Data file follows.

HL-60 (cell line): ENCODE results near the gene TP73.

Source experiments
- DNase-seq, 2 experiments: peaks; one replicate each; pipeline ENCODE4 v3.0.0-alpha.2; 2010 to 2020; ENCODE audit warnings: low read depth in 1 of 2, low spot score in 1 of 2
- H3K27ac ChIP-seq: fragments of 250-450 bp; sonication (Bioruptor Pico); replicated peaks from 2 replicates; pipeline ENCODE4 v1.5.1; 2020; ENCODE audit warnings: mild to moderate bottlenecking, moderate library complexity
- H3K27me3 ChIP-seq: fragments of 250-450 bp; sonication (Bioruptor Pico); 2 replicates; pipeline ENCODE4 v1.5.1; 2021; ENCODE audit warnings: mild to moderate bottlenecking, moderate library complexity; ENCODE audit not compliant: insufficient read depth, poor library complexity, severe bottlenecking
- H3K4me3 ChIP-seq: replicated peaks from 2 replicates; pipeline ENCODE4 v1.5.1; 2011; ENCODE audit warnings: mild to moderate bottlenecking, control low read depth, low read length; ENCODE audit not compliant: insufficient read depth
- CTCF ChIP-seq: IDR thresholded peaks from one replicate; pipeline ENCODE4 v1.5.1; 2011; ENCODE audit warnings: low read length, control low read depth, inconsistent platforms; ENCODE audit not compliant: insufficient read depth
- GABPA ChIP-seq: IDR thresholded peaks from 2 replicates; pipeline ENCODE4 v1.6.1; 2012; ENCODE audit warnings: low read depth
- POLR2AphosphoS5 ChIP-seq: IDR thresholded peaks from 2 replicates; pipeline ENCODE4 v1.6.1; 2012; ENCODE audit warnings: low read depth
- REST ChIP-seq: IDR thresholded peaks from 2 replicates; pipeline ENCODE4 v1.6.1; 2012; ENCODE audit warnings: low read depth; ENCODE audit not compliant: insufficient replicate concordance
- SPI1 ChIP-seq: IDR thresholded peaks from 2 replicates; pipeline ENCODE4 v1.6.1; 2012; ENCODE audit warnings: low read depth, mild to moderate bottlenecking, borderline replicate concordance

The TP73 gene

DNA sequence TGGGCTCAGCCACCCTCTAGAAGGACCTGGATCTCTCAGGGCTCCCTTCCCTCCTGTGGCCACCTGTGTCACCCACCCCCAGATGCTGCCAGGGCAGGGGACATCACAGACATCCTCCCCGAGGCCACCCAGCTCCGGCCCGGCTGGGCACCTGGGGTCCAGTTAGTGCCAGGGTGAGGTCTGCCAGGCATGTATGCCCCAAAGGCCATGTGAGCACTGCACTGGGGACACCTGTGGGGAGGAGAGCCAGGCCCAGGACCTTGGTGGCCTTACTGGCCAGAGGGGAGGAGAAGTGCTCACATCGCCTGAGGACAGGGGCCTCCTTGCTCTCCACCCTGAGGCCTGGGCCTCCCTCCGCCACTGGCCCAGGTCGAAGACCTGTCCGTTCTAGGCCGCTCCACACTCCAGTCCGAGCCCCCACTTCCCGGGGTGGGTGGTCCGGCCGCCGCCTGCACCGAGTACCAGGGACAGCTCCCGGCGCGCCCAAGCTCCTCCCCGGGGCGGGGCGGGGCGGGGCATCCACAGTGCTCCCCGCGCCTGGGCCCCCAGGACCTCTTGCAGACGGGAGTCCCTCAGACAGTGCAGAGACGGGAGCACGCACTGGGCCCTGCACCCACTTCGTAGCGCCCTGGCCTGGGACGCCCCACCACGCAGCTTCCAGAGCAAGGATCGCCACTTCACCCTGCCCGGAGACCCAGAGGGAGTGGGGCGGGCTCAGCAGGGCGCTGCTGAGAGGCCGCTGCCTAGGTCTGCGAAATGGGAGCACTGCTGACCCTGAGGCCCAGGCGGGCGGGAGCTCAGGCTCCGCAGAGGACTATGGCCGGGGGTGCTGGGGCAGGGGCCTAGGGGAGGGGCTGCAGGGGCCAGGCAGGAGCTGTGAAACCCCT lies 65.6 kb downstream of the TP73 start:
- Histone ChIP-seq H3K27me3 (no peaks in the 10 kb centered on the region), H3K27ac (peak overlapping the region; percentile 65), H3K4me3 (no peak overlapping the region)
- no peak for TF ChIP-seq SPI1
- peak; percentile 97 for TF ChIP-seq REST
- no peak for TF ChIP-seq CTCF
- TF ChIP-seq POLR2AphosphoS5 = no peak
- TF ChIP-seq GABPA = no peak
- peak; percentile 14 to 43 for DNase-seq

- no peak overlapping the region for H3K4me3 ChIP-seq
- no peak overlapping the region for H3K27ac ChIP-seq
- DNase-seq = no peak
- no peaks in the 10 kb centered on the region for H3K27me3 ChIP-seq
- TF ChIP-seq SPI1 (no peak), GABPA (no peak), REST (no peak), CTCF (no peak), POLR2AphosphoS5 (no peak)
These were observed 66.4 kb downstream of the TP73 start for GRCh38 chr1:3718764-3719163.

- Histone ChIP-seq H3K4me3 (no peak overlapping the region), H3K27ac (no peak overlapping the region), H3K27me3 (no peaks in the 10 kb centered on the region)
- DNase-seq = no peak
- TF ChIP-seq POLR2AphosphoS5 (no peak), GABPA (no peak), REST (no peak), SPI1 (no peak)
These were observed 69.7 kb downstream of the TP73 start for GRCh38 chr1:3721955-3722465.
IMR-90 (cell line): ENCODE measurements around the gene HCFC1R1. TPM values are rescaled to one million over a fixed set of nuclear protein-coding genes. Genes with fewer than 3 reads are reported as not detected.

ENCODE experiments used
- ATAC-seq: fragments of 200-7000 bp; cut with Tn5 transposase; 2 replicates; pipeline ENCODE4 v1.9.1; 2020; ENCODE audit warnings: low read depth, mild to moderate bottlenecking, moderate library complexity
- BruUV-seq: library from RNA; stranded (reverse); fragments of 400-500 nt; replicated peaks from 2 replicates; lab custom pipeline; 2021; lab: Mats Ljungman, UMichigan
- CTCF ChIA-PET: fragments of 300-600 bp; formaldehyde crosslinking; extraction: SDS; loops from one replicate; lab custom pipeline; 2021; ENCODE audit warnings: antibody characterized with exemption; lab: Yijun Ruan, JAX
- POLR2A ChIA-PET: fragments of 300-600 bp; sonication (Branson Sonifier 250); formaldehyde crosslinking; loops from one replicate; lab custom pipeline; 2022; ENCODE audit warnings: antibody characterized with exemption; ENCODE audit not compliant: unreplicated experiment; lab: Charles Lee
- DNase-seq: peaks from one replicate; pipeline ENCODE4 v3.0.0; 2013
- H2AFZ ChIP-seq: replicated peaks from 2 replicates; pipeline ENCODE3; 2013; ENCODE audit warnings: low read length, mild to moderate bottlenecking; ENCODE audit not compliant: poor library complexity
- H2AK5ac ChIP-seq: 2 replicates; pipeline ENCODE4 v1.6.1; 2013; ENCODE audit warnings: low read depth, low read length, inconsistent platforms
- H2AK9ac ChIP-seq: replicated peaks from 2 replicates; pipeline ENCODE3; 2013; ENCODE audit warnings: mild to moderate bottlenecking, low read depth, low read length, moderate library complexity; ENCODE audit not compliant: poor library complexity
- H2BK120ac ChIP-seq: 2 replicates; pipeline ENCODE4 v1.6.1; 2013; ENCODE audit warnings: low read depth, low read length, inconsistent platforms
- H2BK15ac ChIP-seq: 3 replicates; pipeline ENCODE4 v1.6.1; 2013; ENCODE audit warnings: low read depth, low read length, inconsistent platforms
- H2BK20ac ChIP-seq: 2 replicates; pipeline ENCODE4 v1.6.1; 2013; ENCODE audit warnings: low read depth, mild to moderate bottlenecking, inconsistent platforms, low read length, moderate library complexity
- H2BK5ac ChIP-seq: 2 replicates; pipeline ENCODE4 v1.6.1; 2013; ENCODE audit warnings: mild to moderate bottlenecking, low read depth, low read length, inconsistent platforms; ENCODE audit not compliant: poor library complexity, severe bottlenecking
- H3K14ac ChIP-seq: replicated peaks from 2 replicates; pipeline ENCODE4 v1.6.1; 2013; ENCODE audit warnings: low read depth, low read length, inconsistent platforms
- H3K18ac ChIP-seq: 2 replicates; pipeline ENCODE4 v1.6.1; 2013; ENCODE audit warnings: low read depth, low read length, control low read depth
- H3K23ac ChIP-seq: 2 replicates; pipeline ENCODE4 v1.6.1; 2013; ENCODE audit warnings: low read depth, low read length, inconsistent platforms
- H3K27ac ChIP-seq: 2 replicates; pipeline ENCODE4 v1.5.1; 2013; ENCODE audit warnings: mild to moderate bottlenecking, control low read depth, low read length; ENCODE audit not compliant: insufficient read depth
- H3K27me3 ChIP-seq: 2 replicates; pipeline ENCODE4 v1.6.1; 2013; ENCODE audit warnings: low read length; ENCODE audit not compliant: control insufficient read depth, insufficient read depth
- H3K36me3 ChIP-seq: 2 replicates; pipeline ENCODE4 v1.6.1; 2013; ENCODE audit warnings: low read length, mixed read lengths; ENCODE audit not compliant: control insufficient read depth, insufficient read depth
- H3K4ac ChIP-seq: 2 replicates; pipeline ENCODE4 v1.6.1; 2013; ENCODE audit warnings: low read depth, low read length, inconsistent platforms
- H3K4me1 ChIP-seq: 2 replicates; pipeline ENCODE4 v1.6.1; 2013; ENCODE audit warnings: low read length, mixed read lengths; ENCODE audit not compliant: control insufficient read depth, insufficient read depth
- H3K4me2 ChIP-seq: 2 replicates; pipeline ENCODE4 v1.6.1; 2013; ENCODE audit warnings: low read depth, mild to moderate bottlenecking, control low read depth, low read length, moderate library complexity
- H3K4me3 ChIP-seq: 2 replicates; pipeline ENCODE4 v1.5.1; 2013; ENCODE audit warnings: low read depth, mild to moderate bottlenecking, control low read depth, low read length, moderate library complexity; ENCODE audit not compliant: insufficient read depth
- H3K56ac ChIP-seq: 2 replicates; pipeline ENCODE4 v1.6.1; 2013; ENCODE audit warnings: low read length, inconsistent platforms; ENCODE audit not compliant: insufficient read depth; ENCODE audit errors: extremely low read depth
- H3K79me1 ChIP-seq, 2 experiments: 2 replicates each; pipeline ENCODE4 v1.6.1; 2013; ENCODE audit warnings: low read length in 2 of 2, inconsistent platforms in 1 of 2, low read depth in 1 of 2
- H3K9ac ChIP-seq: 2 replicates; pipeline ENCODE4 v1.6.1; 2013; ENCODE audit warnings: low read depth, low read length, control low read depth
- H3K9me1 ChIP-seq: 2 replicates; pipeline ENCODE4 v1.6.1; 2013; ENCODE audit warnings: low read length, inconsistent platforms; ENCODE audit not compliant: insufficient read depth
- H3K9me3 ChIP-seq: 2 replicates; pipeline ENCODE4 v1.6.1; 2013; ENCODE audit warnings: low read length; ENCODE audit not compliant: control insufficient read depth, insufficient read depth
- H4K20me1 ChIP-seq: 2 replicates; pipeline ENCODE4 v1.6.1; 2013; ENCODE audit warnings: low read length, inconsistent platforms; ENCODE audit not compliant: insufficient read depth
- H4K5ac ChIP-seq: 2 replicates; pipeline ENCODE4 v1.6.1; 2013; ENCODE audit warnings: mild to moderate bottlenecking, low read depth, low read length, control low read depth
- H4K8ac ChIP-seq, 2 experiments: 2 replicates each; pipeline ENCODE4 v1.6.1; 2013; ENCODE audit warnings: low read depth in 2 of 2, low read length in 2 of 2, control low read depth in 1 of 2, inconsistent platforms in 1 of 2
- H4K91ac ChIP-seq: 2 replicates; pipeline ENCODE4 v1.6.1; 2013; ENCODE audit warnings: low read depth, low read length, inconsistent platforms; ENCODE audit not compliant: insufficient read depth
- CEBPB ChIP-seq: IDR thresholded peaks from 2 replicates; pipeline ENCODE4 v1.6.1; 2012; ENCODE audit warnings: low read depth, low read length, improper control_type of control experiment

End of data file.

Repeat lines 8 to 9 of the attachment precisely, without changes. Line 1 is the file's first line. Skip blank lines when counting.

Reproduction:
- GABPA ChIP-seq: IDR thresholded peaks from 2 replicates; pipeline ENCODE4 v1.6.1; 2012; ENCODE audit warnings: low read depth
- POLR2AphosphoS5 ChIP-seq: IDR thresholded peaks from 2 replicates; pipeline ENCODE4 v1.6.1; 2012; ENCODE audit warnings: low read depth